The PSL Users Manual

Version 4.2


Herbert Melenk  and  Winfried Neun

Konrad–Zuse–Zentrum für Informationstechnik Berlin
Division of Symbolic Computing
Takustrasse 7
D–14195 Berlin-Dahlem


based on earlier Versions


The Utah Symbolic Computation Group
Department of Computer Science
University of Utah
Salt Lake City, Utah 84112


Hewlett-Packard Company
Computer Research Center

Copyright©1997Konrad–Zuse–Zentrum Berlin
University of Utah
Hewlett–Packard Company
All rights reserved.

Registered system holders may reproduce all or any part of this publication for internal purposes, provided that the source of the material is clearly acknowledged, and the copyright notice is retained.


(M 3004.02)


This manual describes the primitive data structures, facilities and functions present in the Portable Standard LISP (PSL) system. It describes the implementation details and functions of interest to a PSL programmer. Except for a small number of hand-coded routines for I/O and efficient function calling, PSL is written entirely in itself, using a machine-oriented mode of PSL, called SYSLisp, to perform word, byte, and efficient integer and string operations. PSL is compiled by an enhanced version of the Portable LISP Compiler, and currently runs on many platforms, from personal computers up to super computers.

 1.1 Opening Remarks
 1.2 Scope of the Manual
 1.3 Hints on Using the PSL System
 1.4 Switches and Globals
 1.5 Compilation Versus Interpretation
 2.1 Data Types
 3.1 Numbers and Arithmetic Functions
 4.1 Introduction
 4.2 Identifiers and the Id Hash Table
 4.3 Property List Functions
 4.4 Value Cell Functions
 4.5 System Global Variables, Switches and Other ”Hooks”
List Structure
 5.1 Introduction to Lists and Pairs
 5.2 Basic Functions on Pairs
 5.3 Functions for Manipulating Lists
 5.4 Functions for Building and Searching A-Lists
 5.5 Substitutions
Characters and Strings
 6.1 Characters
 6.2 Strings
 6.3 Common LISP String Functions
Flow of Control
 7.1 Introduction
 7.2 Case and Selectq Statements
 7.3 Sequencing Evaluation
 7.4 Non-Local Exits
Function Definition and Binding
 8.1 Function Definition in PSL
 8.2 Wrappers
 8.3 Variables and Bindings
 8.4 User Binding Functions
The Interpreter
 9.1 Evaluator Functions Eval and Apply
 9.2 Support Functions for Eval and Apply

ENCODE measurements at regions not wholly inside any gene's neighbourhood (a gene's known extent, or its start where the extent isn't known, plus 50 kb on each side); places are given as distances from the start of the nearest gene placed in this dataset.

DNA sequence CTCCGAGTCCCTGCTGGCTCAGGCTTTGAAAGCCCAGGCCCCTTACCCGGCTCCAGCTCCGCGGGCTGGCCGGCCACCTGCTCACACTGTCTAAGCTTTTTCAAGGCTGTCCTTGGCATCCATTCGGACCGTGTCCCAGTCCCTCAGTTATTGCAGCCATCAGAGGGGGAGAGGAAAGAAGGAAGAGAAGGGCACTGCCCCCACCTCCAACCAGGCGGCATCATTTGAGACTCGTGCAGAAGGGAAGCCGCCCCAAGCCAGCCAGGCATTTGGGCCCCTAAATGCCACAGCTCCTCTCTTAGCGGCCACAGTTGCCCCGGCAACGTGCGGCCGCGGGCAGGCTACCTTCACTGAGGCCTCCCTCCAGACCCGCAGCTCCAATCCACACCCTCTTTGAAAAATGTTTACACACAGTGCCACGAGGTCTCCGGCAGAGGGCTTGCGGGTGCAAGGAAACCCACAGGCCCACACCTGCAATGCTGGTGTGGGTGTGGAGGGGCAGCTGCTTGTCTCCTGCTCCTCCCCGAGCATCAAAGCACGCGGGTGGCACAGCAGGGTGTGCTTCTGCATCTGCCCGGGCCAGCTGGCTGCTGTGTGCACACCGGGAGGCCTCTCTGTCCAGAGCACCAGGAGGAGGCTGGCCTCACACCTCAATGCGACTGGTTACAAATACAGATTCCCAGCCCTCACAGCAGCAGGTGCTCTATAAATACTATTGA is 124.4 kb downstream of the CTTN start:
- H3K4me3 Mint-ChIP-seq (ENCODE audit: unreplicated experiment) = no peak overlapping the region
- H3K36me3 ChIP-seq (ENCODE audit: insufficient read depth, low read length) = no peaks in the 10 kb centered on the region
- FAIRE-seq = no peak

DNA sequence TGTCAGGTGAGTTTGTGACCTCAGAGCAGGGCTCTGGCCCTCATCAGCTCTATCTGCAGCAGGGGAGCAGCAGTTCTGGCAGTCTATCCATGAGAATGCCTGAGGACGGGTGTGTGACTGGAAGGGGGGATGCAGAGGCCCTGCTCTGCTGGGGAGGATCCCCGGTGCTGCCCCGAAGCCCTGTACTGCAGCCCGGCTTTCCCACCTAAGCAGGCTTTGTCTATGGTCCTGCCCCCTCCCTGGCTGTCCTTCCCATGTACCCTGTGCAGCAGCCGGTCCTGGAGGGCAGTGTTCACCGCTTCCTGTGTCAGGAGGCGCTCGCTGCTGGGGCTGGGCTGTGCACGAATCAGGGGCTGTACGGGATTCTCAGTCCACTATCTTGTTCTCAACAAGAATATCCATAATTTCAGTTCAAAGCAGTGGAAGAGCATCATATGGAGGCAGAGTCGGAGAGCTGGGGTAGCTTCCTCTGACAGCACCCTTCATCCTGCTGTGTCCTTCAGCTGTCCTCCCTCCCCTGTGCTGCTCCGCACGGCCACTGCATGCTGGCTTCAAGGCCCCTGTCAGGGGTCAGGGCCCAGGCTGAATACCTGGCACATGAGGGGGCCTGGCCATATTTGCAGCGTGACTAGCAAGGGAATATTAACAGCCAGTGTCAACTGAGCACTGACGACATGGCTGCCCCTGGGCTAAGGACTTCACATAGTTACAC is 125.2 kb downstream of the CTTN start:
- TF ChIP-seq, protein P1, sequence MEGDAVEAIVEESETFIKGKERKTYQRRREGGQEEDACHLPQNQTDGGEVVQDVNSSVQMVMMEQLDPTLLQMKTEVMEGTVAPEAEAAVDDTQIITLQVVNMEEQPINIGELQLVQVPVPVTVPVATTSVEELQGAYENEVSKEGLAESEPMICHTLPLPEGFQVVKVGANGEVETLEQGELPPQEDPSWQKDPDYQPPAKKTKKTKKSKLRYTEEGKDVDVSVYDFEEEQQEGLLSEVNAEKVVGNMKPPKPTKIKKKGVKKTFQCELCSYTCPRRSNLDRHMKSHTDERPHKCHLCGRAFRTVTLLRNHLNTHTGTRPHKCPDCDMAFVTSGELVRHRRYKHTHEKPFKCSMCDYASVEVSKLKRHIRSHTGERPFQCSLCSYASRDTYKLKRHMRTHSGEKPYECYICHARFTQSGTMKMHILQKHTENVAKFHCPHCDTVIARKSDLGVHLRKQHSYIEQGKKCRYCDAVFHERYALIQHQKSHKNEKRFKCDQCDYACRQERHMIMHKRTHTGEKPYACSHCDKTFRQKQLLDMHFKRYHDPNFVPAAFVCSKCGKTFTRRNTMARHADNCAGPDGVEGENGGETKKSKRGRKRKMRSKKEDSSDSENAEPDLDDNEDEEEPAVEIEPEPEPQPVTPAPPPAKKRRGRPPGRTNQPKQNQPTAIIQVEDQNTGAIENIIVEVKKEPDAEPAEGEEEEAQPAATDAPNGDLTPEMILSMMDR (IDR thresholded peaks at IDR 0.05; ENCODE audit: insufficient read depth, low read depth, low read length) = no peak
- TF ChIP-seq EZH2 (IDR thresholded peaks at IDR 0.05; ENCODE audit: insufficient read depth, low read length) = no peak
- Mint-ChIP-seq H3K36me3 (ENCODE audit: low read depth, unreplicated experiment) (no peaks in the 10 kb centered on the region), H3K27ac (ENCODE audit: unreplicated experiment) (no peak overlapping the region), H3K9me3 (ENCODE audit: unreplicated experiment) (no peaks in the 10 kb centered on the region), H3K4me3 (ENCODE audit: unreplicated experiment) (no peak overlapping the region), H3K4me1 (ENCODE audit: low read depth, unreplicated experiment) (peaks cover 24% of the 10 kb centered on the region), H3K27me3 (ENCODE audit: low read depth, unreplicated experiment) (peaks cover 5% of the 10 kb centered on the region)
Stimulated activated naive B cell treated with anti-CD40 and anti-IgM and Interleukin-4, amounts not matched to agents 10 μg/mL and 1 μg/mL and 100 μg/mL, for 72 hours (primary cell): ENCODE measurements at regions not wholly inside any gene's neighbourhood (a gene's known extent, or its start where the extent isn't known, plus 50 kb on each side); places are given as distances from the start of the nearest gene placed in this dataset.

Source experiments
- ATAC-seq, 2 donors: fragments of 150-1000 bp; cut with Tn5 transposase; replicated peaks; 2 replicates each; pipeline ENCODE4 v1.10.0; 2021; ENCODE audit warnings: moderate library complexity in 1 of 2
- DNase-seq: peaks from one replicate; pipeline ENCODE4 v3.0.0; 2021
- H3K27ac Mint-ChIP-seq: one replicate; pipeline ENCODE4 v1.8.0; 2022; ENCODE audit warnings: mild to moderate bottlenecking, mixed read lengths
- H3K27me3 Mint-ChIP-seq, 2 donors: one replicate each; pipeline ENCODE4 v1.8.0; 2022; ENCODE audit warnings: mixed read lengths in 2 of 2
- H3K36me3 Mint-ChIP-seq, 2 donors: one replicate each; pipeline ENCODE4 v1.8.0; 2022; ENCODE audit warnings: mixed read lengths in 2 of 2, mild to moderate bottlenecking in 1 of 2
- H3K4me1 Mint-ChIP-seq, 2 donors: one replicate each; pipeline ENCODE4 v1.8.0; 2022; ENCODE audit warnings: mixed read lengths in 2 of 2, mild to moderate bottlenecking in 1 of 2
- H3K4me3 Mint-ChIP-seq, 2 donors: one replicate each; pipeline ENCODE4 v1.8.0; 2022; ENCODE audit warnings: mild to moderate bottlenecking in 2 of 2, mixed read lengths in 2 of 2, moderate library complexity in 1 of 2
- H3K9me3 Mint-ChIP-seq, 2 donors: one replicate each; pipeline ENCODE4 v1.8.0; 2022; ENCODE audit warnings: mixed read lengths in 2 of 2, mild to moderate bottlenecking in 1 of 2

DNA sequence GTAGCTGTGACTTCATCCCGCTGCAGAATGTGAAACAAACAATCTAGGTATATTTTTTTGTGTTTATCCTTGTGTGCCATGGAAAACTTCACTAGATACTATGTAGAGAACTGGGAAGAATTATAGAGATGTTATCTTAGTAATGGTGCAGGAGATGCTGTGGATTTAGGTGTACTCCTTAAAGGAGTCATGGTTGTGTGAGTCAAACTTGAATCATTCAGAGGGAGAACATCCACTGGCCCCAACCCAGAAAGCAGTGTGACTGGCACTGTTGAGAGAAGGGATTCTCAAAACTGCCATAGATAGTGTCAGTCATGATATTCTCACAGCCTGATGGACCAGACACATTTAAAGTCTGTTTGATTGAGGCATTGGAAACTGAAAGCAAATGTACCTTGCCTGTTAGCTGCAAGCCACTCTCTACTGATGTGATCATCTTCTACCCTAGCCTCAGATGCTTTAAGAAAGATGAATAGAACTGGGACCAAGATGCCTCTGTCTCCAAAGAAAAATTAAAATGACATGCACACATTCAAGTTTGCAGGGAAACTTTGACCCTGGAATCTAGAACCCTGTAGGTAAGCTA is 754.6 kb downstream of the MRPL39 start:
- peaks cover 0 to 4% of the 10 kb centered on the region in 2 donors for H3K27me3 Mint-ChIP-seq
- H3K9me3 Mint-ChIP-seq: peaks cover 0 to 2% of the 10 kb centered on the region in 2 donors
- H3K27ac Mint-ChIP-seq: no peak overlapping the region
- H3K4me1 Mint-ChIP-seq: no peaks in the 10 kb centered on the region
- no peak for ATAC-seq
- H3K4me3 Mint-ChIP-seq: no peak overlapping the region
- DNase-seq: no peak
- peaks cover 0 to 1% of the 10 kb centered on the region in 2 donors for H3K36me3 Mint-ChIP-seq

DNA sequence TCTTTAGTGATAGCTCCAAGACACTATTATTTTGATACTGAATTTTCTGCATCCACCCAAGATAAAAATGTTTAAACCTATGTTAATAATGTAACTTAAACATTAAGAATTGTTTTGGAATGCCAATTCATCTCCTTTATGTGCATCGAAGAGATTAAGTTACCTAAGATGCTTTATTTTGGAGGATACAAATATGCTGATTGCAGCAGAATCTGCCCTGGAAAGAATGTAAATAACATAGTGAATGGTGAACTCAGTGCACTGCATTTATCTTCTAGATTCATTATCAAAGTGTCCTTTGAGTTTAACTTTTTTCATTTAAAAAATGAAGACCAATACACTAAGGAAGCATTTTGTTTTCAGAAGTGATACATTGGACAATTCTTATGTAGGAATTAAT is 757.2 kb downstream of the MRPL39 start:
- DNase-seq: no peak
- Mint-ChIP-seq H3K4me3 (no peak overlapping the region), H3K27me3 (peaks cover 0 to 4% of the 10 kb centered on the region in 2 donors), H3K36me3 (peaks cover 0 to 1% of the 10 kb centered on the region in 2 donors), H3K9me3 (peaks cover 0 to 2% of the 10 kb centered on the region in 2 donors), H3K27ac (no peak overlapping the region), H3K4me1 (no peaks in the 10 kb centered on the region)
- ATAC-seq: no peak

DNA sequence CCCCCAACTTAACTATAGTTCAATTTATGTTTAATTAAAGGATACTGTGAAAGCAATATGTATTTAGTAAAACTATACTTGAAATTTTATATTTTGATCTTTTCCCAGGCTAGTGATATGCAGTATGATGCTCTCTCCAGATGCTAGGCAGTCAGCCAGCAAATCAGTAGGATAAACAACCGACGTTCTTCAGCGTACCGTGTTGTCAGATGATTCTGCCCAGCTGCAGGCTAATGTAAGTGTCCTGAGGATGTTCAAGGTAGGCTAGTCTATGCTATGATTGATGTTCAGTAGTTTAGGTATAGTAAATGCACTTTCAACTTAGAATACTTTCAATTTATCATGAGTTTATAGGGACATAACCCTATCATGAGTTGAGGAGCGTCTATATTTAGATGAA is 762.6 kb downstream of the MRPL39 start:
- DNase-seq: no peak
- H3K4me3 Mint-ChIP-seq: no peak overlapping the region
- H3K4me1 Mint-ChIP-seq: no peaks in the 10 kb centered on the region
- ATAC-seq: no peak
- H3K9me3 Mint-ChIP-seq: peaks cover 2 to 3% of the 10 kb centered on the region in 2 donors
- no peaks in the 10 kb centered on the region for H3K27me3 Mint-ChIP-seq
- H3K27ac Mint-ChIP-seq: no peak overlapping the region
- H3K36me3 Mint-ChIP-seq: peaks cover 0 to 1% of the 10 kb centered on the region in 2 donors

9.3 Special Evaluator Functions, Quote and Function
 9.4 Support Functions for Macro Evaluation
Input and Output
 10.1 Introduction
 10.2 Printed Representation of LISP Objects
 10.3 Functions for Printing
 10.4 Functions for Reading
 10.5 File System Interface: Open and Close
 10.6 Loading Modules
 10.7 Reading Files into PSL
 10.8 About I/O Channels
 10.9 I/O to and from Lists and Strings
 10.10 Generalized Input/Output Streams
 10.11 Scan Table Internals
 10.12 Scan Table Utility Functions
 10.13 Binary I/O Functions
Top Level Loop
 11.1 Introduction
 11.2 The General Purpose Top Loop Function
 11.3 Changing the Default Top Level Function
Error Handling
 12.1 Introduction
 12.2 The Basic Error Functions
 12.3 Basic Error Handlers
 12.4 Break Loop
 12.5 Details on the Break Loop
 12.6 Some Convenient Error Calls
Debugging Tools
 13.1 The Debug Module
Miscellaneous Utilities
 14.1 Simulating a Stack
 14.2 Ring Buffers
 14.3 Word Vector Operations
 15.1 Introduction
 15.2 Compiling Files
 15.3 Compiling Functions into Memory
 15.4 Compiler Errors and Warnings
 15.5 Differences between Compiled and Interpreted Code
 15.6 Constant Declaration
 15.7 Fluid and Global Declarations
 15.8 Control Over the Time When Something is Done
 15.9 Switches That Control the Compiler
 15.10 Conditional Compilation
 15.11 Implementation Details
Miscellaneous Useful Features
 16.1 Exiting PSL
 16.2 Saving an Executable PSL
 16.3 Init Files
 16.4 Miscellaneous Functions
 16.5 Garbage Collection
Cross Reference Tools
 17.1 Introduction
 17.2 Scanalyzer
 18.1 Introduction
 18.2 Prettyprinting Files and Data
 18.3 Formats
 18.4 Dispatch
 18.5 Specifying Formats
The Objects Module
 19.1 Introduction
 19.2 Creating Objects
 19.3 Reference Information
 19.4 Using Inheritance
 19.5 Debugging Information
Vectors and Such
 20.1 Vectors
 20.2 Word Vectors
 20.3 General X-Vector Operations
Operating System Contacts
 21.1 Calling the Command Shell
 21.2 The Working Directory
 21.3 Invoking Pipes
 21.4 Socket Interface (Unix only)
 21.5 Shared Memory Interface (Unix only)
 21.6 Miscellaneous Features
Calling Programs in Foreign Languages
Utilities for Profiling
PSL Command Line
Memory Management
 26.1 Installation
 26.2 New unexec procedure, Image model
 26.3 Dynamic configuration of Heap Size and Binding Stack
 26.4 Size of Address Space
 26.5 Arbitrary Precision Integer Support
 26.6 Monitoring of Performance
 26.7 Compiler Modifications
 26.8 Disassembler
 26.9 More unsupported software
 26.10 Shared Memory Interface (Unix only)
 26.11 Socket interface (Unix only)
 26.12 Pipe Interface (Unix only)
 26.13 Mapping of LISP Addresses to C addresses